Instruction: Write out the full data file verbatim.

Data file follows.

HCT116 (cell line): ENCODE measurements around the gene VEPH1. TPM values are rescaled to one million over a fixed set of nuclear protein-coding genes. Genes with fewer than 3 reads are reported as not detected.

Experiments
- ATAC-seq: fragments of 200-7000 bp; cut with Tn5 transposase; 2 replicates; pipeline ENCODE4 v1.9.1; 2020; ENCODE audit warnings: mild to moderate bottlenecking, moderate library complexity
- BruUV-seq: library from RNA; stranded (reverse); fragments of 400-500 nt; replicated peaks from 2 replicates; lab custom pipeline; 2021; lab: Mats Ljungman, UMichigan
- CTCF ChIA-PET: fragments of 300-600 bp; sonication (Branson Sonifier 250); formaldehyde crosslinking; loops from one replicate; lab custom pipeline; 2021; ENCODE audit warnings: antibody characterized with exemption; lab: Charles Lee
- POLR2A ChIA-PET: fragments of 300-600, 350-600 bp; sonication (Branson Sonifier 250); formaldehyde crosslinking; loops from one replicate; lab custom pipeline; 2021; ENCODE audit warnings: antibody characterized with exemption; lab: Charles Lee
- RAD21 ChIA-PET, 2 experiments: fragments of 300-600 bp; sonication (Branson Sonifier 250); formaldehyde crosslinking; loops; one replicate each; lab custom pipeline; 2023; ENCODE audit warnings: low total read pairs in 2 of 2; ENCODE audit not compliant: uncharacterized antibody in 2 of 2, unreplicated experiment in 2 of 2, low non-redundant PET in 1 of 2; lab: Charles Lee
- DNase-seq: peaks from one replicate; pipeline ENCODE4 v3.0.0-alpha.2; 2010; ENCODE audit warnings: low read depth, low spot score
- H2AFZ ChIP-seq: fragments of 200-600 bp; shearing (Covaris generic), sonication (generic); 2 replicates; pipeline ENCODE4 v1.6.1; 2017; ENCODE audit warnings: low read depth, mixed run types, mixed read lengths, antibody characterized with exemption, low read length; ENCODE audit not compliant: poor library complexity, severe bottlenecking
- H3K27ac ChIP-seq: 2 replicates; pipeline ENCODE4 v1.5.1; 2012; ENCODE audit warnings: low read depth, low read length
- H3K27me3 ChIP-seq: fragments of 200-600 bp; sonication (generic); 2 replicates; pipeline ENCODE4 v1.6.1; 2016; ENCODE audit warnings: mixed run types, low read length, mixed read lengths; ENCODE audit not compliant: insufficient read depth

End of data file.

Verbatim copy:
HCT116 (cell line): ENCODE measurements around the gene VEPH1. TPM values are rescaled to one million over a fixed set of nuclear protein-coding genes. Genes with fewer than 3 reads are reported as not detected.

Experiments
- ATAC-seq: fragments of 200-7000 bp; cut with Tn5 transposase; 2 replicates; pipeline ENCODE4 v1.9.1; 2020; ENCODE audit warnings: mild to moderate bottlenecking, moderate library complexity
- BruUV-seq: library from RNA; stranded (reverse); fragments of 400-500 nt; replicated peaks from 2 replicates; lab custom pipeline; 2021; lab: Mats Ljungman, UMichigan
- CTCF ChIA-PET: fragments of 300-600 bp; sonication (Branson Sonifier 250); formaldehyde crosslinking; loops from one replicate; lab custom pipeline; 2021; ENCODE audit warnings: antibody characterized with exemption; lab: Charles Lee
- POLR2A ChIA-PET: fragments of 300-600, 350-600 bp; sonication (Branson Sonifier 250); formaldehyde crosslinking; loops from one replicate; lab custom pipeline; 2021; ENCODE audit warnings: antibody characterized with exemption; lab: Charles Lee
- RAD21 ChIA-PET, 2 experiments: fragments of 300-600 bp; sonication (Branson Sonifier 250); formaldehyde crosslinking; loops; one replicate each; lab custom pipeline; 2023; ENCODE audit warnings: low total read pairs in 2 of 2; ENCODE audit not compliant: uncharacterized antibody in 2 of 2, unreplicated experiment in 2 of 2, low non-redundant PET in 1 of 2; lab: Charles Lee
- DNase-seq: peaks from one replicate; pipeline ENCODE4 v3.0.0-alpha.2; 2010; ENCODE audit warnings: low read depth, low spot score
- H2AFZ ChIP-seq: fragments of 200-600 bp; shearing (Covaris generic), sonication (generic); 2 replicates; pipeline ENCODE4 v1.6.1; 2017; ENCODE audit warnings: low read depth, mixed run types, mixed read lengths, antibody characterized with exemption, low read length; ENCODE audit not compliant: poor library complexity, severe bottlenecking
- H3K27ac ChIP-seq: 2 replicates; pipeline ENCODE4 v1.5.1; 2012; ENCODE audit warnings: low read depth, low read length
- H3K27me3 ChIP-seq: fragments of 200-600 bp; sonication (generic); 2 replicates; pipeline ENCODE4 v1.6.1; 2016; ENCODE audit warnings: mixed run types, low read length, mixed read lengths; ENCODE audit not compliant: insufficient read depth